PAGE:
Similar to the Japanese and Korean traditions, hair expresses a sigh of beauty in Nepalese culture. Generally, long, black, and thick hair is considered an asset of women; therefore, women prefer long hair than shorter one. Moreover, it is a bad sigh for girls to cut their hair short. On the other hand, men are considered to be smart and disciplined if they have short and well-combed hair. Long-haired boys are thought to be rowdy and ill-mannered.

Talking about the marital status, hair also helps to differentiate amongst the married and unmarried women. Most of the Nepalese married women tie their hair well instead of keeping it loose and messy because their hairstyles reflect their character in the family. It is also believed that women who are good at keeping their hair well-organized can maintain happy family lives. Indeed, on marriage, a bride’s hair is decorated with an attractive and peculiar style known as juro to adore her beauty. On the other hand, an unmarried girl can be easily distinguished by her pony tail or braids on both sides tied with ribbons.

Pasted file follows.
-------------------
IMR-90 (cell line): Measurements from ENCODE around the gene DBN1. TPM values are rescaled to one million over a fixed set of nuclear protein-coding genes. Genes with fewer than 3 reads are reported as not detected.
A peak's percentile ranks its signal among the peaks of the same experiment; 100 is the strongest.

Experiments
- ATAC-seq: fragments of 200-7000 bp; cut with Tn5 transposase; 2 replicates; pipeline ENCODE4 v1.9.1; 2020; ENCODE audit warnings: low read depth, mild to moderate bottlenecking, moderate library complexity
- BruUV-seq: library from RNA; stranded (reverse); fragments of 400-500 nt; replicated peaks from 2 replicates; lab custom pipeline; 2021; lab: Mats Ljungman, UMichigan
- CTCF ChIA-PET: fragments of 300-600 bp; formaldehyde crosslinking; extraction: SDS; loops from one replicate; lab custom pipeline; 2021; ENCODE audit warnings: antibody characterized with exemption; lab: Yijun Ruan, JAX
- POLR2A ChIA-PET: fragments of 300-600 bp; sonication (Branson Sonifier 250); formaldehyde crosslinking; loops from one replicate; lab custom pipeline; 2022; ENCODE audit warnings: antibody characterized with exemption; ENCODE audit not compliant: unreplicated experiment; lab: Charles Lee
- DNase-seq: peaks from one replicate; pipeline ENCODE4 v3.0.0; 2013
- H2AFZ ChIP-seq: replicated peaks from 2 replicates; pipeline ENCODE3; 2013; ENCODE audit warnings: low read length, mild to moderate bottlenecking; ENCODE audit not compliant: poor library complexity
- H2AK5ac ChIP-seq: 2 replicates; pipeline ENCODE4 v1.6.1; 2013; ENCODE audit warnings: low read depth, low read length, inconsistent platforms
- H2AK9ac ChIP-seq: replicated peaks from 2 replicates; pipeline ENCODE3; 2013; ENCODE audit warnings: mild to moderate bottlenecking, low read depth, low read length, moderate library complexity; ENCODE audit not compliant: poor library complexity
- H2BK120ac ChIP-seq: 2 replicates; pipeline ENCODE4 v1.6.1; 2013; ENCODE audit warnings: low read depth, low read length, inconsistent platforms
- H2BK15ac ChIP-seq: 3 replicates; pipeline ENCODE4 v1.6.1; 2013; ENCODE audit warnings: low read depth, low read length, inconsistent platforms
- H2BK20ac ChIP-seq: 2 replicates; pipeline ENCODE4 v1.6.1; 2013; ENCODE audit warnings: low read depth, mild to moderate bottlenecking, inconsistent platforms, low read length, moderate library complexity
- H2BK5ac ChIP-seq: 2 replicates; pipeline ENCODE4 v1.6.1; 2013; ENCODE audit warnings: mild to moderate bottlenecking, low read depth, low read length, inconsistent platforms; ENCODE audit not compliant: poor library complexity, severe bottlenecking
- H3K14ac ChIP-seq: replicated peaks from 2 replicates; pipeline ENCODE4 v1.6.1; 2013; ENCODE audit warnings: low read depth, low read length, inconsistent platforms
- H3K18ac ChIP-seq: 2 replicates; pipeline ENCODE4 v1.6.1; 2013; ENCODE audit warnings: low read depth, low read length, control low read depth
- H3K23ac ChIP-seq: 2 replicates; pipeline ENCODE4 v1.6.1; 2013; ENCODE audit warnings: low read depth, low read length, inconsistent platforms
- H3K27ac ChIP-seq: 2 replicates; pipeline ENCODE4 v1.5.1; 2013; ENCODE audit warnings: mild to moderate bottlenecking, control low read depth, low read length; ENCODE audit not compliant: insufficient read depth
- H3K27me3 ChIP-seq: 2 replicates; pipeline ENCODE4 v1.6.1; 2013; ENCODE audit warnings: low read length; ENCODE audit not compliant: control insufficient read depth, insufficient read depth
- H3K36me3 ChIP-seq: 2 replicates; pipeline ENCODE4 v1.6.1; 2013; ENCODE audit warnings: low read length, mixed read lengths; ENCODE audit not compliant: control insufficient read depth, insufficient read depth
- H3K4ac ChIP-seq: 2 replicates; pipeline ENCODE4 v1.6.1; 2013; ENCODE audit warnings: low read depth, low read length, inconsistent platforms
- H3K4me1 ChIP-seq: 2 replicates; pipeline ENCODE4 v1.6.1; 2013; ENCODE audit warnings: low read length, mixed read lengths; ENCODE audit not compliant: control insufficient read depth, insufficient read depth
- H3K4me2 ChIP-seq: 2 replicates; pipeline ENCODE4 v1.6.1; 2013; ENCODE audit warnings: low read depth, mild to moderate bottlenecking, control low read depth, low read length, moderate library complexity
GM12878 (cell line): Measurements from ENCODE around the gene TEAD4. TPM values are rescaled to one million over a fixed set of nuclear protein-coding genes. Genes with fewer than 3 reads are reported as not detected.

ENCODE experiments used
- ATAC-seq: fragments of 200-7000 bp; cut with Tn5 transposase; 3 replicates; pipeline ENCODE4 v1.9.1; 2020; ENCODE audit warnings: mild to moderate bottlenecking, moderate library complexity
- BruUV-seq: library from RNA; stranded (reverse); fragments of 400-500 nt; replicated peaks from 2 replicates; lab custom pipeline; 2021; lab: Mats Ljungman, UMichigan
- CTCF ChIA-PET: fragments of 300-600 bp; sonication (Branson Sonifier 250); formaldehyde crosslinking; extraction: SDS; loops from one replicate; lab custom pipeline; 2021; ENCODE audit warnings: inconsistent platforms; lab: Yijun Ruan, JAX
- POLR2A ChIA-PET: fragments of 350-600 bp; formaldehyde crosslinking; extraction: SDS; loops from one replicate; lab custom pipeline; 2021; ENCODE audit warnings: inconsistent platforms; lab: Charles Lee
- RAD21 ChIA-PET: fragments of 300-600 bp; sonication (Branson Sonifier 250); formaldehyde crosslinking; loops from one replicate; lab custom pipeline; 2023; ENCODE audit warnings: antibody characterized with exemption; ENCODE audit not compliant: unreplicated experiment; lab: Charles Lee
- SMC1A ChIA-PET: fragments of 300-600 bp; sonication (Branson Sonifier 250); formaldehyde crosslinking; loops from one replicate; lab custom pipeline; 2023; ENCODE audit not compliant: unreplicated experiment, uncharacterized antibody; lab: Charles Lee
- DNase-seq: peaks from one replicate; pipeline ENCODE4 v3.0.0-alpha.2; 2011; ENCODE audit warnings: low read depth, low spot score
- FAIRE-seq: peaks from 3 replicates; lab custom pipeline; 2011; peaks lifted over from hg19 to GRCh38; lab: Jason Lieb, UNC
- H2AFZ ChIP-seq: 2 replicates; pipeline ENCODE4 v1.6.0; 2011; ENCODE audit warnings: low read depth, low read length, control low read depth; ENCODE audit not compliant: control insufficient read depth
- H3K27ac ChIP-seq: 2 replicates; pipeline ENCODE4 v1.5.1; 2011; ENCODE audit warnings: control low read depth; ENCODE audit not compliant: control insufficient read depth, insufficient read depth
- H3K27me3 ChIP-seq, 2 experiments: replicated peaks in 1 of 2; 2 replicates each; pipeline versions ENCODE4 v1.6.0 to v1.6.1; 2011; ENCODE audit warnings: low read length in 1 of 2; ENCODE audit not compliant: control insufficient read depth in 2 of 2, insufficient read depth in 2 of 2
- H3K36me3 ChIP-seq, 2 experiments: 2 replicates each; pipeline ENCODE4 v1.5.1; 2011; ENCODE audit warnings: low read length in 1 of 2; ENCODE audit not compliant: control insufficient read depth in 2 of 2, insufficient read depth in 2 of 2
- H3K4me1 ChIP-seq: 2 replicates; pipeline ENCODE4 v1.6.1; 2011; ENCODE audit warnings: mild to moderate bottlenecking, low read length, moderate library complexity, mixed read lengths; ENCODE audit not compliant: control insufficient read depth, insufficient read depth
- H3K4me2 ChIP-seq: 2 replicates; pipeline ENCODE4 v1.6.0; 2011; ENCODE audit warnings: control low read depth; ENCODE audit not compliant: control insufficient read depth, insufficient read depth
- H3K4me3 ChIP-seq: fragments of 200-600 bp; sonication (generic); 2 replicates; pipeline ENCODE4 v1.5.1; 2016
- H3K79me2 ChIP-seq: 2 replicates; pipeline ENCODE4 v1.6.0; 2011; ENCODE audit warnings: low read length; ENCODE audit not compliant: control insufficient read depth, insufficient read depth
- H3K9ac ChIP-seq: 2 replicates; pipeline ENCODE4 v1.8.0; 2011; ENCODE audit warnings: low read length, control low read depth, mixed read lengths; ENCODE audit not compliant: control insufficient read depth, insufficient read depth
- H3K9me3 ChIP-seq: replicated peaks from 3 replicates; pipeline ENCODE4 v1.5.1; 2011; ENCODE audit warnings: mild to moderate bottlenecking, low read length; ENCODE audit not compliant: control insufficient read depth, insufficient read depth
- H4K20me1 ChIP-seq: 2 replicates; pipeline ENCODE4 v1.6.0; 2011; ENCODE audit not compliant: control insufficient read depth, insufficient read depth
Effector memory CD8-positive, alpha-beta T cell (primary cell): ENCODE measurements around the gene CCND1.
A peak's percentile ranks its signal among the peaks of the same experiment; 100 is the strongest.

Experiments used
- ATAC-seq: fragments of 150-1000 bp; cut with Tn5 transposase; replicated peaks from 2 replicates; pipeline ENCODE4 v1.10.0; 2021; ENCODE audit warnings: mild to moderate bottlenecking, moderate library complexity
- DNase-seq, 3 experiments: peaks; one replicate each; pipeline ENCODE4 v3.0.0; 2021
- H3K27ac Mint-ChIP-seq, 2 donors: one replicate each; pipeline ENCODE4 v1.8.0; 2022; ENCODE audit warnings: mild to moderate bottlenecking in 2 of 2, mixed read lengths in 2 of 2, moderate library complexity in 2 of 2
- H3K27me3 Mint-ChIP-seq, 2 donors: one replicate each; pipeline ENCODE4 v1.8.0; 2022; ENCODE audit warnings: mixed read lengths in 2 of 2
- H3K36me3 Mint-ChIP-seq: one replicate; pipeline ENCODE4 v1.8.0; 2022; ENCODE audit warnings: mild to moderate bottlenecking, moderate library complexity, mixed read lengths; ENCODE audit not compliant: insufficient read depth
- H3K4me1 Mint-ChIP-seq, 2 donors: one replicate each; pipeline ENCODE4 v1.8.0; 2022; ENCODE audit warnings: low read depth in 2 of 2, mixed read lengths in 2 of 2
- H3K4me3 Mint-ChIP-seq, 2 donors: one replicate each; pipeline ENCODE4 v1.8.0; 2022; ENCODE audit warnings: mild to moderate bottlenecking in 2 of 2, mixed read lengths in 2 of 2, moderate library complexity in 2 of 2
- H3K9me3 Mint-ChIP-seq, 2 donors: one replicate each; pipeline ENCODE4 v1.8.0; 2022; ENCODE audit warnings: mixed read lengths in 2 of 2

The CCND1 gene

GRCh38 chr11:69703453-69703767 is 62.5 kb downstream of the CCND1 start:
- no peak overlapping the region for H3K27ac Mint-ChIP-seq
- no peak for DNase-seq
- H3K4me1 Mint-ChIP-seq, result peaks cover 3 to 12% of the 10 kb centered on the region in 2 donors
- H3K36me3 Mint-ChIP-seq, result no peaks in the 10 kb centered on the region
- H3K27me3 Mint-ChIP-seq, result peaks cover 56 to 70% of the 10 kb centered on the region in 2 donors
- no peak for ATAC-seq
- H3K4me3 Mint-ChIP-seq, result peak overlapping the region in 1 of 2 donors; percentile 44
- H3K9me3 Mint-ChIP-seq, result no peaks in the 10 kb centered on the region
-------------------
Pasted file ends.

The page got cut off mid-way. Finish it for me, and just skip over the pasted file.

Finally, hairstyle also depicts social status of the Nepalese. Straightening, coloring, and curling hair are very expensive, and these are usually done by people of affluent societies. While stylish haircuts and dead-lock are in trend amongst rich youths, simple and sober hairstyles reflect the moderate community adolescents.

In addition, shaving one’s hair signifies sorrow and defeat. In Nepalese culture, people usually shave their hair bald to show respect and grief for the deceased family member. Besides, it also symbolizes loss or defeat if someone loses a challenge or war.

Hence, these were some practices and beliefs regarding hairstyles in Nepalese community.